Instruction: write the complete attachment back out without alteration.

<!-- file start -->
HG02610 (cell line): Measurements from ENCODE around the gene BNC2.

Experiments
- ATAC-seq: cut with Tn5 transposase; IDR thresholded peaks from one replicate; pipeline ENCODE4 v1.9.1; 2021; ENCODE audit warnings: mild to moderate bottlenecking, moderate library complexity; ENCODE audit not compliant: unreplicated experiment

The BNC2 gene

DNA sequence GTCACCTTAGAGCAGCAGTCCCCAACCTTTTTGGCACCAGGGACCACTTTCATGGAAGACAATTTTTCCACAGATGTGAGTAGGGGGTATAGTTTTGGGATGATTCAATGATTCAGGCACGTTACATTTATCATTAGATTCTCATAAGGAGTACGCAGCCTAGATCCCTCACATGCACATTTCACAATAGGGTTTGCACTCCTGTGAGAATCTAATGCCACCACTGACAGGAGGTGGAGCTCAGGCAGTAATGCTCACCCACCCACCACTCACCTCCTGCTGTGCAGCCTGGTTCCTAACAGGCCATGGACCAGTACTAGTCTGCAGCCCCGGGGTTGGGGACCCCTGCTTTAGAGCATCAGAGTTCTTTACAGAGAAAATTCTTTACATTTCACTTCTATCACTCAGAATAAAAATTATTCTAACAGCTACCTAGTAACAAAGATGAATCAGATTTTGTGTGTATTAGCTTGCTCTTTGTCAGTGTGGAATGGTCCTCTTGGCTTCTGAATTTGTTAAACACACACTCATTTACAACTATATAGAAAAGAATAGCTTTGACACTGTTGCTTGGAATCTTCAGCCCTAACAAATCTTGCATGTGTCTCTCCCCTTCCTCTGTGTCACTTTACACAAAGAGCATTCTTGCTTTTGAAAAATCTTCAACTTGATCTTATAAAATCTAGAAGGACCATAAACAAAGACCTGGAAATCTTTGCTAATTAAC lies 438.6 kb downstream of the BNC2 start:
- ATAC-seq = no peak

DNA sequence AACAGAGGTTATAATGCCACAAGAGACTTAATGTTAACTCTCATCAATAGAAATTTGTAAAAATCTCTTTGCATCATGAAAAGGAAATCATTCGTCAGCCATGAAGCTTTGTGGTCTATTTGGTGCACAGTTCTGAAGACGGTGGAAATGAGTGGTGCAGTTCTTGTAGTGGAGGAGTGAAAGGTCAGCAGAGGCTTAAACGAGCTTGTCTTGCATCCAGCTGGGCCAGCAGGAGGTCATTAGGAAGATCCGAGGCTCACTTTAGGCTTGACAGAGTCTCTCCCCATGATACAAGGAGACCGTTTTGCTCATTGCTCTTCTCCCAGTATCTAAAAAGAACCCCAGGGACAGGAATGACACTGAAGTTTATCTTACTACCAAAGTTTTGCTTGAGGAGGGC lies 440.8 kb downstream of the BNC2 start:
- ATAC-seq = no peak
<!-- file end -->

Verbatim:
HG02610 (cell line): Measurements from ENCODE around the gene BNC2.

Experiments
- ATAC-seq: cut with Tn5 transposase; IDR thresholded peaks from one replicate; pipeline ENCODE4 v1.9.1; 2021; ENCODE audit warnings: mild to moderate bottlenecking, moderate library complexity; ENCODE audit not compliant: unreplicated experiment

The BNC2 gene

DNA sequence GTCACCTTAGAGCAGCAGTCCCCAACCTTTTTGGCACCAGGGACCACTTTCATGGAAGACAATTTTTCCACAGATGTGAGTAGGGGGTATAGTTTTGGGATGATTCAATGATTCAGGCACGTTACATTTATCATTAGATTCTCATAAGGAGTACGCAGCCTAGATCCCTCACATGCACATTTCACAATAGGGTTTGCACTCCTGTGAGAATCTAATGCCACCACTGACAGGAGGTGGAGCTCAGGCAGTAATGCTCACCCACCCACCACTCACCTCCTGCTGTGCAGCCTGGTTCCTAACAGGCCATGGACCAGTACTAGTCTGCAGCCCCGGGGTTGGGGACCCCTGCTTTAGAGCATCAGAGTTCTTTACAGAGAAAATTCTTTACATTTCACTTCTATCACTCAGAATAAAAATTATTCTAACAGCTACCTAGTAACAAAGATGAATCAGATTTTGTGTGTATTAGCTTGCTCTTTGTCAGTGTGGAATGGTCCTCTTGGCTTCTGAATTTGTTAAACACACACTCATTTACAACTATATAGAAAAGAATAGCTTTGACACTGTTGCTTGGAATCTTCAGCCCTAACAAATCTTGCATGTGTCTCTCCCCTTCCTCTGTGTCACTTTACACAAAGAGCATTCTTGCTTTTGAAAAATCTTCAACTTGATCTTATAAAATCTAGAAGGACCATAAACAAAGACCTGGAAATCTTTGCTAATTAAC lies 438.6 kb downstream of the BNC2 start:
- ATAC-seq = no peak

DNA sequence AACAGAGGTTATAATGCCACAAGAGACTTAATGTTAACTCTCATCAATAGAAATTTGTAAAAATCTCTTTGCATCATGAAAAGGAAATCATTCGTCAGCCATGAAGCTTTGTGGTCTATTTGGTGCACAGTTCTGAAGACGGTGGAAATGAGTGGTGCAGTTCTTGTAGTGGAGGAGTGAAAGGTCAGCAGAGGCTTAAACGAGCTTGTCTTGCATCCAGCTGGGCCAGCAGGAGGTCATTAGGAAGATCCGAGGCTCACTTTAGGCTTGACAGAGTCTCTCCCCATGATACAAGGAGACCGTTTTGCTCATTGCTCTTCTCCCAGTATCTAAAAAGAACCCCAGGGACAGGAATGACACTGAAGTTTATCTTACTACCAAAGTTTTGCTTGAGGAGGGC lies 440.8 kb downstream of the BNC2 start:
- ATAC-seq = no peak